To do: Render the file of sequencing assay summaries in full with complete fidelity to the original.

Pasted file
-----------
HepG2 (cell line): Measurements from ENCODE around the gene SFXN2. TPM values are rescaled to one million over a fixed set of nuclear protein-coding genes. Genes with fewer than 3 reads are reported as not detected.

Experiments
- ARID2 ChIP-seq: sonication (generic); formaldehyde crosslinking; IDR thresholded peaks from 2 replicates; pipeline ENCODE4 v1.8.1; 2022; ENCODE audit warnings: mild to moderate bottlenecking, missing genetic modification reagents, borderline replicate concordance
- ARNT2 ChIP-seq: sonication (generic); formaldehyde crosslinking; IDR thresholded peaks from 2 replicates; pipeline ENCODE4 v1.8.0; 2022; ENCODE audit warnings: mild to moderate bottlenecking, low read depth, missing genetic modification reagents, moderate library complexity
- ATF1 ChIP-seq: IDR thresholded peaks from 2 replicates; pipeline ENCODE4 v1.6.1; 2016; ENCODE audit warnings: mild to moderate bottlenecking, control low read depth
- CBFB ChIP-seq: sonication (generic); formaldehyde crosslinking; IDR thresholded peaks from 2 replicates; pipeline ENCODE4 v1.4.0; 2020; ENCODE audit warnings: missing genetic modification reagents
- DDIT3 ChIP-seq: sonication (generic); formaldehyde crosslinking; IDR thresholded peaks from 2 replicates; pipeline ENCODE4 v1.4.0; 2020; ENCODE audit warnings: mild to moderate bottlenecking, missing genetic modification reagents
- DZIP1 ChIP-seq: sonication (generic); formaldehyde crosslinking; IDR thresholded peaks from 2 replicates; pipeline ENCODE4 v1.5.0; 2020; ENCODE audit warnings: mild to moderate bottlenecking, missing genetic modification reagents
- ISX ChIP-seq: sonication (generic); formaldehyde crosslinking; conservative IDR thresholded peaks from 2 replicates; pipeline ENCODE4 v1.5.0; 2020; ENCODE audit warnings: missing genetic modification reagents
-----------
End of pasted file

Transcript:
HepG2 (cell line): Measurements from ENCODE around the gene SFXN2. TPM values are rescaled to one million over a fixed set of nuclear protein-coding genes. Genes with fewer than 3 reads are reported as not detected.

Experiments
- ARID2 ChIP-seq: sonication (generic); formaldehyde crosslinking; IDR thresholded peaks from 2 replicates; pipeline ENCODE4 v1.8.1; 2022; ENCODE audit warnings: mild to moderate bottlenecking, missing genetic modification reagents, borderline replicate concordance
- ARNT2 ChIP-seq: sonication (generic); formaldehyde crosslinking; IDR thresholded peaks from 2 replicates; pipeline ENCODE4 v1.8.0; 2022; ENCODE audit warnings: mild to moderate bottlenecking, low read depth, missing genetic modification reagents, moderate library complexity
- ATF1 ChIP-seq: IDR thresholded peaks from 2 replicates; pipeline ENCODE4 v1.6.1; 2016; ENCODE audit warnings: mild to moderate bottlenecking, control low read depth
- CBFB ChIP-seq: sonication (generic); formaldehyde crosslinking; IDR thresholded peaks from 2 replicates; pipeline ENCODE4 v1.4.0; 2020; ENCODE audit warnings: missing genetic modification reagents
- DDIT3 ChIP-seq: sonication (generic); formaldehyde crosslinking; IDR thresholded peaks from 2 replicates; pipeline ENCODE4 v1.4.0; 2020; ENCODE audit warnings: mild to moderate bottlenecking, missing genetic modification reagents
- DZIP1 ChIP-seq: sonication (generic); formaldehyde crosslinking; IDR thresholded peaks from 2 replicates; pipeline ENCODE4 v1.5.0; 2020; ENCODE audit warnings: mild to moderate bottlenecking, missing genetic modification reagents
- ISX ChIP-seq: sonication (generic); formaldehyde crosslinking; conservative IDR thresholded peaks from 2 replicates; pipeline ENCODE4 v1.5.0; 2020; ENCODE audit warnings: missing genetic modification reagents